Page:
Traders’ WhatsApp Chats Buzz With Bolsonaro Fever in Sao Paulo
(Bloomberg) -- On the eve of Jair Bolsonaro’s much-anticipated election, the mood in Sao Paulo’s financial district is downright giddy.
This was on full display during a sit-down with a markets analyst last week, who, upon walking into the room, extended his right hand, beamed a broad smile and declared “I’m bullish.’’ There are signs of adulation everywhere: The stock-buying frenzy that’s pushed the Ibovespa up 20 percent since mid-June has been dubbed the “Bullsonaro Rally’’ and a GIF labeled “Minions ride the bull market” -- a twist on the pejorative Bolsominions nickname given to his supporters -- is making the rounds on traders’ WhatsApp chats.
For many in the international community, witnessing this love affair from afar has been a bit uncomfortable. Bolsonaro may have modified his rhetoric of late, but he still is, after all, a far-right nationalist who forged his tough-guy image by spewing intolerant remarks about homosexuals and women and by praising the dictatorship of the late 20th century.
Foreigners, not coincidentally, are decidedly less bullish than locals. They yanked 1.1 billion reais ($297 million) from the stock market over the first three weeks of October. (Locals poured 3.7 billion reais into the market over that time.) They also have been boosting their bets against the real -- the best-performing currency in the world over the past month -- and have now established a large net short position in the futures market.
This stance, to be sure, is as much about dollars and cents as it is about staking out any sort of moral high ground. Paul Greer, a money manager at Fidelity International in London, said he expects Bolsonaro’s divisive rhetoric to inhibit his ability to get key deficit-cutting legislation through Congress. “We don’t believe in the likelihood of meaningful fiscal reform,” Greer said. He’s bearish on Brazil’s currency and bonds.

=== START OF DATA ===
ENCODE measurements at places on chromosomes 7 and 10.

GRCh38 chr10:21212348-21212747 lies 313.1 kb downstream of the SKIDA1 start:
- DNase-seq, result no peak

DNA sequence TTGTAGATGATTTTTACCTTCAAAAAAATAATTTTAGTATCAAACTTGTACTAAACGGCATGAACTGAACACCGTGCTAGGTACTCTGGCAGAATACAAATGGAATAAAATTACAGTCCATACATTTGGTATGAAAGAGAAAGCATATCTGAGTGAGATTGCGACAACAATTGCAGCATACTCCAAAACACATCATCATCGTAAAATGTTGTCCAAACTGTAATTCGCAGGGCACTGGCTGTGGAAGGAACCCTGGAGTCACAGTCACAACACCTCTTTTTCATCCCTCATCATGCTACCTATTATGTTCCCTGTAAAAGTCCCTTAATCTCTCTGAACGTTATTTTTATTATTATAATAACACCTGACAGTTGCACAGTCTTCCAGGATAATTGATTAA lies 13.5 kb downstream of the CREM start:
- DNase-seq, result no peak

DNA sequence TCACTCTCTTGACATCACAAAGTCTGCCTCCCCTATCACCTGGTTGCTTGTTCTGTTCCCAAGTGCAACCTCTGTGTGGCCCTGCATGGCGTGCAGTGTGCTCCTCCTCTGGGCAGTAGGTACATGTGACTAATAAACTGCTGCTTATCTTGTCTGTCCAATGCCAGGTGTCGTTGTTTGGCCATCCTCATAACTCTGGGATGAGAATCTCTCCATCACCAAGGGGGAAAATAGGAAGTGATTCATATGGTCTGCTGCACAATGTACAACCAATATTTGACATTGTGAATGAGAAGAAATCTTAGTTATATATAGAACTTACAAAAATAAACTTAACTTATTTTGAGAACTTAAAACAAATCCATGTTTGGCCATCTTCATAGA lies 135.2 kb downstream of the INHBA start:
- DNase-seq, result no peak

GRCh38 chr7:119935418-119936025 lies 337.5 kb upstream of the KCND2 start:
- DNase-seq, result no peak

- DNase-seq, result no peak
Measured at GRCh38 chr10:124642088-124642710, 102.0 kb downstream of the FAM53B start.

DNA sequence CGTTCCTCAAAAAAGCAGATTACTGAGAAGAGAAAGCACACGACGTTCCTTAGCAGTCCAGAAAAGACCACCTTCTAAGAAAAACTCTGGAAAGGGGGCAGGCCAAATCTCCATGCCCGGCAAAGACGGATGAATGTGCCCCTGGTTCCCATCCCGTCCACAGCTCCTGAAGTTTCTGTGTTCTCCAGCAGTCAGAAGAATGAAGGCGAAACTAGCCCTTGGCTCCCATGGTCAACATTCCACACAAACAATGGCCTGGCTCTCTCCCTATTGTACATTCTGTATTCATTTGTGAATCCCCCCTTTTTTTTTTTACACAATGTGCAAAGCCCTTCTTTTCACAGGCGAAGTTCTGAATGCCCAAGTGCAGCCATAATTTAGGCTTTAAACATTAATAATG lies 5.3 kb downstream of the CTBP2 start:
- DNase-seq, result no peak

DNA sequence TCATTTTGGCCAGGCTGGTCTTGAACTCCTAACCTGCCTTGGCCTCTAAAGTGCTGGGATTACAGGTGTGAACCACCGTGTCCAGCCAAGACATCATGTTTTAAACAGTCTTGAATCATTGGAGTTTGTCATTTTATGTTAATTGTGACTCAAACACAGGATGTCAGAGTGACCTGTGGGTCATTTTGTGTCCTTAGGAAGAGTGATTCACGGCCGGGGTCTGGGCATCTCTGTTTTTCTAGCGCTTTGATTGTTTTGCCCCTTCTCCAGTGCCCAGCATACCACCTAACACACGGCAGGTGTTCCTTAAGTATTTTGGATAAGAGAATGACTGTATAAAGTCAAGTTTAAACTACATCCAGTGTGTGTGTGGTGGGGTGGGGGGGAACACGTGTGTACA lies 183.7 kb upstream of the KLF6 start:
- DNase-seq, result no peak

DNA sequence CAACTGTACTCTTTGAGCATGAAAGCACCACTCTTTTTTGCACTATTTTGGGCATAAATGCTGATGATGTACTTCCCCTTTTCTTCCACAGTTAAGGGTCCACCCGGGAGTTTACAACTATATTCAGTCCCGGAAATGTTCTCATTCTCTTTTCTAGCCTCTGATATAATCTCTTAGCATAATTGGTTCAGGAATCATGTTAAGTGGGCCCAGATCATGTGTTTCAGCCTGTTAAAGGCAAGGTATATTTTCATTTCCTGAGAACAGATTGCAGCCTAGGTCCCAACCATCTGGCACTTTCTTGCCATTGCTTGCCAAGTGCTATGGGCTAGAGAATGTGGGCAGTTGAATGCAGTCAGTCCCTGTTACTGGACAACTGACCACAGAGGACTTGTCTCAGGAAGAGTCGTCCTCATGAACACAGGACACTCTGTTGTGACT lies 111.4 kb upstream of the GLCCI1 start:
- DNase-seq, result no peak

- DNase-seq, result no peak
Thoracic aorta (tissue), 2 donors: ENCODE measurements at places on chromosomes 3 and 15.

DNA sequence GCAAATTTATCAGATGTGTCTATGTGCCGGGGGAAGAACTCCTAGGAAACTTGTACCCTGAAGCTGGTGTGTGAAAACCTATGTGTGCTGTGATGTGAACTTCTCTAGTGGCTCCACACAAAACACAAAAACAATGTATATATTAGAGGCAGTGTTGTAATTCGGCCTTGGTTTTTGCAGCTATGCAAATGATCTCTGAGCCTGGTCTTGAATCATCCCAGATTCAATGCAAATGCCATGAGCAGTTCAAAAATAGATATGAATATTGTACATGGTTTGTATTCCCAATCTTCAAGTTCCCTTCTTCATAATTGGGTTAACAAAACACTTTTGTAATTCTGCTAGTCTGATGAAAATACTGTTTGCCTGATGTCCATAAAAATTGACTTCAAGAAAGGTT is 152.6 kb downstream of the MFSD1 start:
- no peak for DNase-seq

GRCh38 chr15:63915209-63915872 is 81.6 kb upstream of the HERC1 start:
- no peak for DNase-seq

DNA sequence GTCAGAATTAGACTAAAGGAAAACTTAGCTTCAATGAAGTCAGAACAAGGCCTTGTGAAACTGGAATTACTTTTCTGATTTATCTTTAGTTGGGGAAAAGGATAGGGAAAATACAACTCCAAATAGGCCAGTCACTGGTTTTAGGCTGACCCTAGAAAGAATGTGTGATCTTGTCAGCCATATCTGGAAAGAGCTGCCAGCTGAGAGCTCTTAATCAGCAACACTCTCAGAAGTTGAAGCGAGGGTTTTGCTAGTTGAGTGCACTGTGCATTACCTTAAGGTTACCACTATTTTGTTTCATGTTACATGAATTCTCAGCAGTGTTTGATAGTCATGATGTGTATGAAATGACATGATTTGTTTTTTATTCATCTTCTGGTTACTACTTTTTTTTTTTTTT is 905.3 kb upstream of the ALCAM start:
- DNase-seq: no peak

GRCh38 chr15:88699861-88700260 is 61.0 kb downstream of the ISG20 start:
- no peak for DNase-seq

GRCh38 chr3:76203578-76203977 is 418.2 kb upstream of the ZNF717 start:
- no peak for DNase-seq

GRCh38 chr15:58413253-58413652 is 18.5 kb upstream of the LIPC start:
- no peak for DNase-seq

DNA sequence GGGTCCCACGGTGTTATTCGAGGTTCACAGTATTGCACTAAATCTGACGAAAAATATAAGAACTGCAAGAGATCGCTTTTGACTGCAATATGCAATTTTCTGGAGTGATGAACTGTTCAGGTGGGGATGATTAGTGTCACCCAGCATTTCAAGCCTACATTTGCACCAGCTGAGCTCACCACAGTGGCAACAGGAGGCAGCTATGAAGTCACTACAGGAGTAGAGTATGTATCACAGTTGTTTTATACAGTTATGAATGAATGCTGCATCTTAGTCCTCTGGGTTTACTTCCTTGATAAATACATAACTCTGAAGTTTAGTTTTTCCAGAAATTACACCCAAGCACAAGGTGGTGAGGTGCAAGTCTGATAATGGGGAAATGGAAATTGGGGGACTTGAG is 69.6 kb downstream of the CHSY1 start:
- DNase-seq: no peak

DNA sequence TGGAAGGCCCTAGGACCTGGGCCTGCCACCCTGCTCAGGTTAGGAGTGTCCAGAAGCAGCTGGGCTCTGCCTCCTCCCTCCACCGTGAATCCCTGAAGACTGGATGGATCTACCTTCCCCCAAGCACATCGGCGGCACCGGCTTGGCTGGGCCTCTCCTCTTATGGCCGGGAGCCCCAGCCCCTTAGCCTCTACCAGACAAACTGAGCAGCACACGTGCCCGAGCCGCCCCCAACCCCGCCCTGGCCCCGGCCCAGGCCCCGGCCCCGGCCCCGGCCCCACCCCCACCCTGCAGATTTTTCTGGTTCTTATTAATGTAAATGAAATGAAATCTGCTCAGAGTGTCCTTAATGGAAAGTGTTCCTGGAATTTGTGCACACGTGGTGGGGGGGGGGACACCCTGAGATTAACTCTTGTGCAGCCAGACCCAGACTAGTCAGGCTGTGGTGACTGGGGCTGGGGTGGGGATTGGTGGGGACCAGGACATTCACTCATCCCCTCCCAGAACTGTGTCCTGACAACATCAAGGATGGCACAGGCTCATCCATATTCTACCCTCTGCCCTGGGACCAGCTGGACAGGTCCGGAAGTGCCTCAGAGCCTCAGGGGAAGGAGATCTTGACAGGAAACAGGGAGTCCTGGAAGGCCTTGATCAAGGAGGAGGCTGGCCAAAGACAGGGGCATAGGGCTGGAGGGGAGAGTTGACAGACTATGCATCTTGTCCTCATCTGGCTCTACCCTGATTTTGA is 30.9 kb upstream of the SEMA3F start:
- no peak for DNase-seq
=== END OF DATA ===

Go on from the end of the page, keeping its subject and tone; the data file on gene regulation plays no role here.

That skepticism, and the judging that often comes with it, in turn strikes local investors as curious. To them, the reasons for the excitement over Bolsonaro are obvious. Most importantly, his victory will prevent the Workers’ Party from returning to power just two years after it drove the economy into the worst recession in a century.
The Sao Paulo moneyed set loathes the PT, as the leftist party is known. It’s hard to overstate how strong that sentiment is. In dozens of off-the-record chats in recent weeks, it was a constant refrain. Any candidate from any party would be better at this point. And in Bolsonaro, they have someone actually espousing economic policies they like: sell inefficient state companies, cut spending, deregulate.
Sure, some of his social policy positions may strike them as a bit inappropriate, but even on that front, he’s carved out a core proposal that’s much better received in local circles than abroad: His tough-on-crime stance.
When foreigners see the former Army captain make his trademark machine-gun hand gesture at rallies or promise to instruct police to shoot to kill, they typically react with alarm. He’s inciting violence, they say. And comparisons not just to U.S. President Donald Trump are quickly raised -- a comparison that Bolsonaro actually likes to make himself -- but also to Rodrigo Duterte in the Philippines and the late Augusto Pinochet in Chile.
To many local investors, though, his law-and-order proposals sound great. This too came through time and again in those conversations -- how they’re sick and tired of soaring crime, sick and tired of living in fear, sick and tired of having to drive around in armored cars.
There are some 60,000 homicides in Brazil each year. That’s more than there are in the U.S., Mexico and Russia combined.
It’s a staggering figure. And so when locals are asked about how they morally justify backing Bolsonaro and cheering on the rally he’s inspired, they’re typically puzzled. At times, even indignant.
This is not to say that no Brazilians are worried that Bolsonaro will turn into an authoritarian bully. Millions are, in fact. But across the country generally and on the leafy streets of Sao Paulo’s financial center specifically, that is very much a minority view today.
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